This past weekend has been like watching a nightmare unfold in real time. A man guns down women in Santa Barbara after posting a bone-chilling manifesto actually titled “Retribution.” This man targeted sorority girls, planned his attack, and his rhetoric shared the same DNA as many Men’s Rights “Activist” groups. It’s an unspeakable act, and it’s more than just a spree killing.
It’s the bloody wound that lies beneath a scab which most men are choosing to ignore. That scab has been peeled back this week, and we’ve been given an opportunity to have a renewed conversation on male privilege in our society.
I’m a cis-gender white-middle class male. I’m swimming in privilege. I was born into privilege (on more than one front), and I know this. The cards have been stacked inordinately in my favor. I haven’t had to share the same concerns, disadvantages, or outright fears of women, people of color, or LGBT Americans. I choose not to deny, overlook, marginalize, or lean upon these privileges. I benefit from them, indeed… but I refuse to allow society to haze the lens for me. I refuse to allow myself to re-scribe our modern existence as one that is actually equal. Though I often feel frustrations and fears in life, I refuse to believe that my specific frustrations are universal.
I do care that women have to run scenarios through their minds when encountering men. These scenarios are not the same scenarios men have to process when dealing with women. I can’t honestly say I’ve ever worried that a woman was likely to lash out against me in violence. The precious few times this has actually happened in my life, I’ve been able to ride out those moments without feeling as if my life were in jeopardy. When I’m alone in public, or even at home, I don’t put much thought into my sense of personal safety.
The notion of a madman driving past me on the street and gunning me down is so remote in its feasibility, I invest zero emotional energy into such a possibility. My friends who are women, however… they can’t afford such blithe nonchalance.
Because this has happened. And though these were the acts of a madman… they weren’t “simply” the acts of a madman. They were the lashings of a vicious, toxic beast that has festered in the sewers of our societal myopia. We as a whole have fostered a world in which men feel as if they are entitled to access of a woman’s body. They are encouraged to disregard the person of a woman, instead seeing them as objects. What’s worse… men are trained in a specific kind of doublethink which not only denies the existence of misogyny, but turns their generalized frustrations into a fantasy of victimization at the hands of women. It’s sick, and it has created a nightmare in Santa Barbara.
The most bone-sickening aspect of this latest event has been the outpouring of support for Elliot Rodger. Beyond that, men have stepped onto as many public and online platforms as is humanly possible in order to exempt themselves from what they feel is a personal indictment from women at large. These women who have had to play against a stacked deck their whole lives, who have labored under an entire spectrum of oppression, victimization, and brutalization to the point of outright murder, are fully entitled to their anger. And though it’s understandable that an individual would want to feel as if they are not being accused of the deeds of others… they lack that pause of consideration wherein they realize that adding another voice whispering “not all men” becomes a low and menacing growl that drowns out the burgeoning conversation, robs these angry women of their platform, and hooks them with the all-too-familiar message bullhorned through the media: “You Don’t Get To Feel This Way!”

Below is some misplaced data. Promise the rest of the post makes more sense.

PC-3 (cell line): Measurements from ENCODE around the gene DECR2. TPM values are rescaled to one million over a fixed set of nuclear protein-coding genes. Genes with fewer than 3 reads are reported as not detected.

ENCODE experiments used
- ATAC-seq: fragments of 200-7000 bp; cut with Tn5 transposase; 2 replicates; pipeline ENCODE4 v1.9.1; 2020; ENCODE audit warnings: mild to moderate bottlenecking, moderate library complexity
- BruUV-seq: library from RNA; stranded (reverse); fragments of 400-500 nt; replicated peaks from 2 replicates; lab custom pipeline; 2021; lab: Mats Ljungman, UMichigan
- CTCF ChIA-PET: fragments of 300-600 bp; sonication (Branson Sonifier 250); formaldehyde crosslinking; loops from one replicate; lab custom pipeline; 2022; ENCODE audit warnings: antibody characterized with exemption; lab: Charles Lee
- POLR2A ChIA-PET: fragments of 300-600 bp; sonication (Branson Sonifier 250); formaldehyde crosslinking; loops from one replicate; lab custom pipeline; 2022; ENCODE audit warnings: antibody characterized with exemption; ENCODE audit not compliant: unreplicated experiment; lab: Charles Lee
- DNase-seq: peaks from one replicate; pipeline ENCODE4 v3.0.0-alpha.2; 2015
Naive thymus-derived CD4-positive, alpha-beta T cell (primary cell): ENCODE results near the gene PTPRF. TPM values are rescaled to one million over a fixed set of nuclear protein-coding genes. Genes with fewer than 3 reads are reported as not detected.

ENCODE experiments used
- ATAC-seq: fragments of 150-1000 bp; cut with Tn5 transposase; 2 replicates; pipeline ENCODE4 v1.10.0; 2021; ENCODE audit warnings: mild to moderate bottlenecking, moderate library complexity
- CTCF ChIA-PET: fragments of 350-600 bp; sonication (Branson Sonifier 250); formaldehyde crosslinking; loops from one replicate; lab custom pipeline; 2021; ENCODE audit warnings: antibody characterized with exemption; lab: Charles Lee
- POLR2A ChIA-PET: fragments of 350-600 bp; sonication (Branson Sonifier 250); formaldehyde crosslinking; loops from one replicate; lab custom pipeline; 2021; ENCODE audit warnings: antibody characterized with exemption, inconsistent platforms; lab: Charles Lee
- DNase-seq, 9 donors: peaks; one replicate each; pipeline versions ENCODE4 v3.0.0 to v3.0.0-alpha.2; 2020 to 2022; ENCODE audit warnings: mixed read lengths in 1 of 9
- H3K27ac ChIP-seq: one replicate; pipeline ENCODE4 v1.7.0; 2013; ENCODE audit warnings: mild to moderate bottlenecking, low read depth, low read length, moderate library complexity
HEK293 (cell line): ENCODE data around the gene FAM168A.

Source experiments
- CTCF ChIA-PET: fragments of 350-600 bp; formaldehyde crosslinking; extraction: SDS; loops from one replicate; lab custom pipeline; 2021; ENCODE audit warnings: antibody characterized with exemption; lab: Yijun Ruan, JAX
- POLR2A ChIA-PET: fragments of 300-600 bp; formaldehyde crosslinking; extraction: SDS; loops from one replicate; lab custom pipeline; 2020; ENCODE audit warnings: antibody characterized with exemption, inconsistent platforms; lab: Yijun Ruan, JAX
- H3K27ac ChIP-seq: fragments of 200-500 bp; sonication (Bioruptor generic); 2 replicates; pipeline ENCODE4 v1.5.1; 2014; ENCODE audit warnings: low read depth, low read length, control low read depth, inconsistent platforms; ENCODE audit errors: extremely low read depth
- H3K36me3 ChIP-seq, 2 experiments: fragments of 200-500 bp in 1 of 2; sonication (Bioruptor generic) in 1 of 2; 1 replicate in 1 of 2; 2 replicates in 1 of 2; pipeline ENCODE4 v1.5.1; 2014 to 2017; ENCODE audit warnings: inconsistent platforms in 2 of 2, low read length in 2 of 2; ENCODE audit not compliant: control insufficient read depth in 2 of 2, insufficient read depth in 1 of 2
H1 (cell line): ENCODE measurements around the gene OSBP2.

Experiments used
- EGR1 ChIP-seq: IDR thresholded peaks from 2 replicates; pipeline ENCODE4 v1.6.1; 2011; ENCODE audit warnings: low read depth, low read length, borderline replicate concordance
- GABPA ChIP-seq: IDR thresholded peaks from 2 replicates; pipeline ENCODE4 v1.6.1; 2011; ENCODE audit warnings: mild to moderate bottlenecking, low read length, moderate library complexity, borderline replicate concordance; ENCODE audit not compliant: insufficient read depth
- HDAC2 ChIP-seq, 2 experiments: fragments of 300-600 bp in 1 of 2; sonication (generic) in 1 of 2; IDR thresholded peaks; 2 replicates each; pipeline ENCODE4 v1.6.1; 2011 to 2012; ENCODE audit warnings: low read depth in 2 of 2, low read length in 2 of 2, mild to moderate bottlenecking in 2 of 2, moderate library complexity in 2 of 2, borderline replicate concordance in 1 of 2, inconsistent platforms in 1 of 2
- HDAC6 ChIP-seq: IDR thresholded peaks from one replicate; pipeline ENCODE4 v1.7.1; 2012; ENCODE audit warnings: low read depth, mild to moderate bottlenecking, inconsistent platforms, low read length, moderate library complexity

They do get to feel this way. They’ve felt this way for a long, long time. And now that the Internet is giving a larger signal boost to the outrage, the same Internet is giving voice to those who actually believe in what Rodger has done. It’s an alarming mirror to hold up to oneself. This isn’t comfortable. It’s not supposed to be. Let’s not rush toward comfort. Rather, let’s take that pause of consideration and process what is being said.
Now, I’m not really adding anything to this conversation that hasn’t been said more eloquently, succinctly, passionately, or widely by greater voices. But I can add my single voice to the whisper of allies who are saying “too many men.”
So, lacking a more direct means of salving the pain, I can tell you what I plan to do about misogyny.
I have a son.
His mother and I have spent his entire life fostering a sense of universal respect for all people. We have encouraged a view of the person instead of the body. As he ages and comes into manhood, the conversation will become more direct. It will deal with emotions, sex, consent, and how to deal with his peers who have had been fed the doublethink. And as brilliant and amazing a mother as my wife is, I do, in fact, have a means to reach my son that she does not. I can be a model of male behavior for my son. He sees how I treat his mother. He sees how I interact with his teachers and principal. He hears how I describe women in leadership. He watches as I share joys and pain with my friends who are women.
This is what I plan to do about misogyny. It’s the best I can do. I intend on rearing a young man who will not buy into the rhetoric shared by those who support Elliot Rodger. I will add one more ally to the next generation. And I’ll urge all other fathers to do the same.